MARINER BECAME A TEMPORARY LONDONER while with Arsenal. The Lancashire boy who'd grown up to live on a Suffolk farm emerged as a figure on the swinging social scene, hanging out at jet-set clubs in the West End. But as his playing career edged towards its conclusion, Mariner became domesticated. Arsenal transferred him to Portsmouth, a second division club. He was 34, but he still played on the front line. It took him 11 games to score his first goal. At the end of the season, with Portsmouth fighting for promotion to the first division, Mariner went on a tear, seven goals in nine games or something like that, and Portsmouth moved up.

In the meantime, Ali Mariner, a former teacher, was scouting schools in Portsmouth for their two sons (a third was not far behind), and finding little to her liking. The Mariners resolved to school the children at home. Paul handles math. Ali takes on English. When Mariner took his job in San Jose, the whole Mariner clan trailed not far behind The Blackhawks put them up in a townhouse near the Milpitas line. The Mariners still school their three sons (Danny, George and Joe, ages 8,7 and 4) at home.

"There's good backup in England. There's a thing called Education Otherwise. There's a lot of people in our area that do it. It suits us at present. It suits our lifestyle. Because I wouldn't want to be here and they not be with me. It's hard. I like them to be with me," says Mariner.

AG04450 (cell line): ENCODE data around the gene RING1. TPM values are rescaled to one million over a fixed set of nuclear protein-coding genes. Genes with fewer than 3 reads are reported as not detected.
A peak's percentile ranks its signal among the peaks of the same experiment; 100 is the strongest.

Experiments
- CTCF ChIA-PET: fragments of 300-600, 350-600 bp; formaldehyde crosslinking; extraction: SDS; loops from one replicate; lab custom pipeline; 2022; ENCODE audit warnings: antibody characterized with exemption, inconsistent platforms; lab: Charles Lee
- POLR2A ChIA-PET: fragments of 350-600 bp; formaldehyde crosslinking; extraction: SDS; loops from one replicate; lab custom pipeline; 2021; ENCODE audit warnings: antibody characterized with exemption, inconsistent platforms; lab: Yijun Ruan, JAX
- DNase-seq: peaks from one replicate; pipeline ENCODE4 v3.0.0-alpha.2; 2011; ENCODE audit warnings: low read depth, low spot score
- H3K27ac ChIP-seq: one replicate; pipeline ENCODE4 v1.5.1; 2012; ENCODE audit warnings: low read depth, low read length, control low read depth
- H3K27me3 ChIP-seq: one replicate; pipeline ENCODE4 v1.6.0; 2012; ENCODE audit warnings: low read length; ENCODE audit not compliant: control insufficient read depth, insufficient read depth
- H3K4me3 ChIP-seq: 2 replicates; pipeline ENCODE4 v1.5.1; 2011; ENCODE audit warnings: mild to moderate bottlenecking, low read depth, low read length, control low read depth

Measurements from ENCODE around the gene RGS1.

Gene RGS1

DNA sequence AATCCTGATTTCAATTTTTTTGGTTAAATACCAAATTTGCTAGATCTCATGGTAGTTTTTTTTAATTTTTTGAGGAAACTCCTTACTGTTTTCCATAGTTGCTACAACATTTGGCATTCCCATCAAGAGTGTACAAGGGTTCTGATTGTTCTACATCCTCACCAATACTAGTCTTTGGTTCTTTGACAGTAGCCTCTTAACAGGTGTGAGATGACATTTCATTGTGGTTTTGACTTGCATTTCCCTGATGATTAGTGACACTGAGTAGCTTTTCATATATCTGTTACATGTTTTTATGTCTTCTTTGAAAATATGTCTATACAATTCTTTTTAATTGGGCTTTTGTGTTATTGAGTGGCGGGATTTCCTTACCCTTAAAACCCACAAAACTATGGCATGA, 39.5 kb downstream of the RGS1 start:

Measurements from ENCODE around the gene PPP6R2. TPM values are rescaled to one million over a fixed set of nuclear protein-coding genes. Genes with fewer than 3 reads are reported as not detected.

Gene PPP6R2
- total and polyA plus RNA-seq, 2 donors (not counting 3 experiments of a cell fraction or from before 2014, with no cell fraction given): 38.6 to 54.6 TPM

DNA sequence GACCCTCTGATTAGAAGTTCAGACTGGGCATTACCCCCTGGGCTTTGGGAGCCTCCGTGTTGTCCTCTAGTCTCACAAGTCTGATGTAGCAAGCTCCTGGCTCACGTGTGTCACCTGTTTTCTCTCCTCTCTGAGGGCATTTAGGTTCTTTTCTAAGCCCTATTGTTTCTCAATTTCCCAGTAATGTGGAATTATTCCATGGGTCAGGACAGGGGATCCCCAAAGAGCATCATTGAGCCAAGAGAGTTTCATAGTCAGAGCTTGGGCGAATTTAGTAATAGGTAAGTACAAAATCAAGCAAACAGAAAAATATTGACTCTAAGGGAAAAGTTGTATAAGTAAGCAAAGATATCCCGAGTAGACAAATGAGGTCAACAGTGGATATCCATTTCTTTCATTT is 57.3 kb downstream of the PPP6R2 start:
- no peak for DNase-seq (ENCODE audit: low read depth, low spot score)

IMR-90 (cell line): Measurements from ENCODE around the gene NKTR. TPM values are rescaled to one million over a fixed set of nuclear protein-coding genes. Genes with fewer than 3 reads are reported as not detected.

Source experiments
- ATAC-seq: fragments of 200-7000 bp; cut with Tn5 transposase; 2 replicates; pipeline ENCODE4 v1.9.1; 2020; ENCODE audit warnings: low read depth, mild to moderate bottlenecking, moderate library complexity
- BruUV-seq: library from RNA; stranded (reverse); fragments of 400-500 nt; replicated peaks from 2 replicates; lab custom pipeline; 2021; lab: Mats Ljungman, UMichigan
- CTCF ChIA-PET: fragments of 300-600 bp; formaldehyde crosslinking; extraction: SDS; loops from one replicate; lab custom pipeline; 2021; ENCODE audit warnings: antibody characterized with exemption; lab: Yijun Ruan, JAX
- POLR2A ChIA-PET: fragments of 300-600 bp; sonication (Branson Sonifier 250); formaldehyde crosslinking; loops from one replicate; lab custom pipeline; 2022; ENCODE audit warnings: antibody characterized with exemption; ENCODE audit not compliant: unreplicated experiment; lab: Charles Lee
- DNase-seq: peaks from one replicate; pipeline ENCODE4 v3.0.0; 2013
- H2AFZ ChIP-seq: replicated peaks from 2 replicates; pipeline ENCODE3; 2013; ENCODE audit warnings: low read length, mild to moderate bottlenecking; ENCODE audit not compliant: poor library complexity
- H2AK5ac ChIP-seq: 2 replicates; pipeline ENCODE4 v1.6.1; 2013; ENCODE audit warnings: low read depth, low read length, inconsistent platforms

Home schooling was probably a wise decision, because the Mariners , existence was about to become increasingly peripatetic. When Paul Mariner retired in 1988, he and a partner started a sports agency called First Artists.

"I put my phone book in, he put his check book in."

Using Mariner's contacts, First Artists cut its first deal. They contracted to represent England's national team. That's a big score. At the time, two or three weekends per month, Mariner was flying to Malta. He had agreed to play games, but not practice with, a team there; another lucrative proposition. Paul Mariner was turning into a yuppie. His Lancashire-forged will withstood injuries, booing and contract squabbles, but he couldn't take that. "I found out that I didn't like going to people and asking for sponsorship money. I wasn't cut out for it," he says. "Then the travel was getting me down. I was leaving the house at six o ' clock in the morning and not getting home until nine at night. I was hardly seeing the children, which is a major worry to me. It just culminated in losing weight. I was looking ill. "

Ali asked him if he'd taken a recent peek in a mirror-. "Not really," he said. "I haven't had time."

"Well take a look at yourself. I think you're doing too much."